She added that at a professional male football club figures would always be ‘skewed’, but away from the field the Owls were ‘committed to parity irrespective of gender’.
“Overall, I am confident that throughout the club, we have dedicated, talented staff who individually and collectively will be given every chance to achieve their career ambitions at Sheffield Wednesday.”
Sheffield United put the large pay gap down to being within a historically male-dominated industry and said it was committed to offering women better access to career opportunities.
It added that it believes ‘change starts in the club’s wider community’, which is why it is determined to make the Blades somewhere women can see ‘positive and inspiring images of women in football’.
Sheffield Teaching Hospitals said its pay gap was relatively small but the trust was continuing to take steps to reduce it, which include working with the Women in Medicine Network – set up by one of its employees, Dr Alenka Brooks – to encourage more women to take up leadership and consultant roles, and raising awareness of shared parental leave entitlement.
WHAT IS THE GENDER PAY GAP AT SHEFFIELD EMPLOYERS? (median pay gap, highest to lowest)
Mercia Learning Trust: 59.6
Linbrooke Services: 39.8
Sheffield United FC: 38.3
Sumo Digital: 34.5
Benchmark Holdings: 32.1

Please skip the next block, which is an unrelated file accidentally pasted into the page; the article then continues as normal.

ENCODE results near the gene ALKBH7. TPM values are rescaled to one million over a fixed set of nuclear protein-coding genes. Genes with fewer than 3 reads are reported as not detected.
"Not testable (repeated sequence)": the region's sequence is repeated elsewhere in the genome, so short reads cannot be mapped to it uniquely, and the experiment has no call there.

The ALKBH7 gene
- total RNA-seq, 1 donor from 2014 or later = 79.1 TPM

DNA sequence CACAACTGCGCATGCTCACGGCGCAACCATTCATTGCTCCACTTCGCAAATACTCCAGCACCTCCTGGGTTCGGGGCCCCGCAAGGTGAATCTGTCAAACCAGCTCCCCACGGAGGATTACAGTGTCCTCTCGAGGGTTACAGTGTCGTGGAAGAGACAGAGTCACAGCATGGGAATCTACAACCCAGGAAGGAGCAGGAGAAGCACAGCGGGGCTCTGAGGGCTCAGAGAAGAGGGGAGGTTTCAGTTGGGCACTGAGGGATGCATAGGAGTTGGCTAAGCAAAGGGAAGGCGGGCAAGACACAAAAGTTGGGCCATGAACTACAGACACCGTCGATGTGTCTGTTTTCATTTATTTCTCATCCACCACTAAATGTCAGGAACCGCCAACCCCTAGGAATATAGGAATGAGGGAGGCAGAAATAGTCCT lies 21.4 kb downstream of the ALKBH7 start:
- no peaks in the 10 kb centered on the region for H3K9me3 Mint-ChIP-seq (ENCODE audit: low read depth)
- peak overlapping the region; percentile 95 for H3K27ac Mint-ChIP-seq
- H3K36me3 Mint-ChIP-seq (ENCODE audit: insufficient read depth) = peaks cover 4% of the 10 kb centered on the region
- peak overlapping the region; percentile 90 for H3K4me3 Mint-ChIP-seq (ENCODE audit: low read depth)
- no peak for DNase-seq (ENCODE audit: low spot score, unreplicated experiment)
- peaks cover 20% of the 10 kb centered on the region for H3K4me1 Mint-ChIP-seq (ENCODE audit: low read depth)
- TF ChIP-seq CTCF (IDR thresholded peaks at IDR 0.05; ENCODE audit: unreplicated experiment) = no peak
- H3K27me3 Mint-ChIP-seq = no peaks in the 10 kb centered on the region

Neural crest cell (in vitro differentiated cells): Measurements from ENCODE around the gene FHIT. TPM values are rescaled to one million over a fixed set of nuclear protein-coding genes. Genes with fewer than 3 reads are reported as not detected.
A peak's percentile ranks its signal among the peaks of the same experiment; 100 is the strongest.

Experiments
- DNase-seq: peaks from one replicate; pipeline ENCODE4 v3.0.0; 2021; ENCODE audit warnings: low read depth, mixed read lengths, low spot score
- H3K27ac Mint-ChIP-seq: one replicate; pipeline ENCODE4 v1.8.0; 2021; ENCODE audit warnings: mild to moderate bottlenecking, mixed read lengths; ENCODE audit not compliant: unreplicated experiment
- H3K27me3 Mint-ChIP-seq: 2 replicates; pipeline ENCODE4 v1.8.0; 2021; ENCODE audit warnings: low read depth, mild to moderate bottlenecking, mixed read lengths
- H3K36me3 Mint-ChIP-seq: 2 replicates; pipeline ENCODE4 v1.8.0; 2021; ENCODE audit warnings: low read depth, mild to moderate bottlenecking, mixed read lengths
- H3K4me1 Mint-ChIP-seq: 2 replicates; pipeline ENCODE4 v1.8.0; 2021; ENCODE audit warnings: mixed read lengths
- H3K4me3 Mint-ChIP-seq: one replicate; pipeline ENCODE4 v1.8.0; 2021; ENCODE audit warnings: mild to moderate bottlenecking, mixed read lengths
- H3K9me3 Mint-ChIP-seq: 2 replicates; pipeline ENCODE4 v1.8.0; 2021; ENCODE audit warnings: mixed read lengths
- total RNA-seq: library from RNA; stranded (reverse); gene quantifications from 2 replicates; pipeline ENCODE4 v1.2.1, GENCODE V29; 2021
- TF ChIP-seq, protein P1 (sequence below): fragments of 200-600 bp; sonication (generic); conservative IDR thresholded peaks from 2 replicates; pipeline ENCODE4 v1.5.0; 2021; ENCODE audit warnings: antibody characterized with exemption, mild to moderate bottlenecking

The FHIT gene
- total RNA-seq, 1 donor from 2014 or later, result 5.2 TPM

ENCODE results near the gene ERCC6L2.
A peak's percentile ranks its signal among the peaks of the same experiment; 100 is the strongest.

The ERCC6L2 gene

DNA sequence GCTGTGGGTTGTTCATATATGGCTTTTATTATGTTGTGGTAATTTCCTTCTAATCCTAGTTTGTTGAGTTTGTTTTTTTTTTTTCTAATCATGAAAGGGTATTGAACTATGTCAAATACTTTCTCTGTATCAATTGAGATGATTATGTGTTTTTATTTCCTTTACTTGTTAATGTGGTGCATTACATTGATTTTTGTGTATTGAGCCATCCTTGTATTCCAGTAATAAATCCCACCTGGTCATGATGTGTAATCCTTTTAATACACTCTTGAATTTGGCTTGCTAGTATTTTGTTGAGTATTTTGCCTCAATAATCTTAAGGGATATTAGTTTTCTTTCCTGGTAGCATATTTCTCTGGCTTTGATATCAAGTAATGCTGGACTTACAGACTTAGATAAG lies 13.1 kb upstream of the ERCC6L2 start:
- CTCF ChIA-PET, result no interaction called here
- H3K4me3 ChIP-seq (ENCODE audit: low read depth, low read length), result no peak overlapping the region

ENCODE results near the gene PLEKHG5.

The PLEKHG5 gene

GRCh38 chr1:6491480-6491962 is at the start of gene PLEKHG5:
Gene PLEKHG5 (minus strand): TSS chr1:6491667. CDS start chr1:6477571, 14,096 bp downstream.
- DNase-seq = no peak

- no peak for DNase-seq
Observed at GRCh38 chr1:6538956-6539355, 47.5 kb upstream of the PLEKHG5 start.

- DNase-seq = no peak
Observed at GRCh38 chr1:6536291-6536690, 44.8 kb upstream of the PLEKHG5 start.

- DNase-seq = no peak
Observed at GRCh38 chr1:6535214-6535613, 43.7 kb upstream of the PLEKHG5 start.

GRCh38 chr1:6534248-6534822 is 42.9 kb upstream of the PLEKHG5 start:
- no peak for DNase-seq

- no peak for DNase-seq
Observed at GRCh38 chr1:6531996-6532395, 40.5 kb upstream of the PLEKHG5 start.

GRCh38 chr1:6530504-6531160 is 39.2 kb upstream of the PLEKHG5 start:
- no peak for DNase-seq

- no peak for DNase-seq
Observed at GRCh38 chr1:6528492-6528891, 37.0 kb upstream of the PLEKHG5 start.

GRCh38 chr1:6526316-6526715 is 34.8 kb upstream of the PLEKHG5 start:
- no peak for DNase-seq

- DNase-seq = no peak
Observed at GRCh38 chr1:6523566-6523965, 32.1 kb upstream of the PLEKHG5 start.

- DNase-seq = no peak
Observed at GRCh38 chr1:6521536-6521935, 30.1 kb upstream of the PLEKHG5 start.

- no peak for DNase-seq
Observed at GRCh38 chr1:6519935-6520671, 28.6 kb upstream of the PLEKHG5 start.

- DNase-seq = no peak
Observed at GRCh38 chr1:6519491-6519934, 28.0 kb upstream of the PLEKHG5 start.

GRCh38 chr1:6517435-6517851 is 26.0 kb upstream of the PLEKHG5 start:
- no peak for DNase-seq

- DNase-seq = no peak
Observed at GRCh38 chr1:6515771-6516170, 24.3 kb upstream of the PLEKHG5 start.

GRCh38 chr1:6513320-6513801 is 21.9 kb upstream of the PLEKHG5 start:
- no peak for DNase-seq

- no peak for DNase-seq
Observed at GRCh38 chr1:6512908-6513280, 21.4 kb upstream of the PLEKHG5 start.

Aston Community Education Trust: 32
Tapton School Academy Trust: 32
Insight Direct (UK): 29
JG Pears (Holdings): 28.1
Sheffield Wednesday FC: 23
Outokumpu Stainless: 22.7
South Yorkshire Police: 21.7
Sherwin-Wililams Diversified Brands: 21.6
Wales High School Academy Trust: 21.1
Sheffield Hallam University: 16.2
Irwin Mitchell: 15.9
Firth Rixson Forgings: 15.7
NHS Sheffield Clinical Commissioning Group: 15
The Sheffield College: 14.7
Banner Group: 14.5
Learners’ Trust: 12
Firth Rixson Metals: 11.5
Avdel UK: 11.1
University of Sheffield: 11.1
Sheffield Teaching Hospitals NHS Foundation Trust: 10.2
Sheffield Children’s NHS Foundation Trust: 9.3
The A&S Leisure Group: 9
Sheffield Council: 8.4
CPL Distribution: 8.3
Supply Desk: 8.2
South Yorkshire Housing Association: 8.1
B Braun Medical: 7.6
HTC Wolffkran: 7.2
Sheffield Health and Social Care NHS Foundation Trust: 7.1
South Yorkshire Fire & Rescue: 7
Symmetry Medical Sheffield: 6
B Braun Avitum UK: 5.2
Sheffield Forgemasters Engineering: 4.4
Jeld-Wen UK: 3
First South Yorkshire: 2.1
Red Contractors: 2
Gleeson Developments: 0.7
Go Outdoors: 0.7
Learndirect Apprenticeships: 0.4
Autism Plus: 0
Forde Recruitment: 0
Massarella Gelaterie: 0
Massarella Restaurants: 0
OH Assist: 0
Sheffield International Venues: 0
Unicus Sheffield: 0
Excel Parking Services: -0.7
Ark Home Healthcare: -0.9
Linear Recruitment: -1
Sig Trading: -2.5
Vow Europe: -3.1
University of Sheffield Union of Students: -4
Arnold Laver & Company: -4.6
Arconic Manufacturing: -7.2
7 Hills Leisure Trust: -15.7
* a negative figure indicates women are paid more on average than men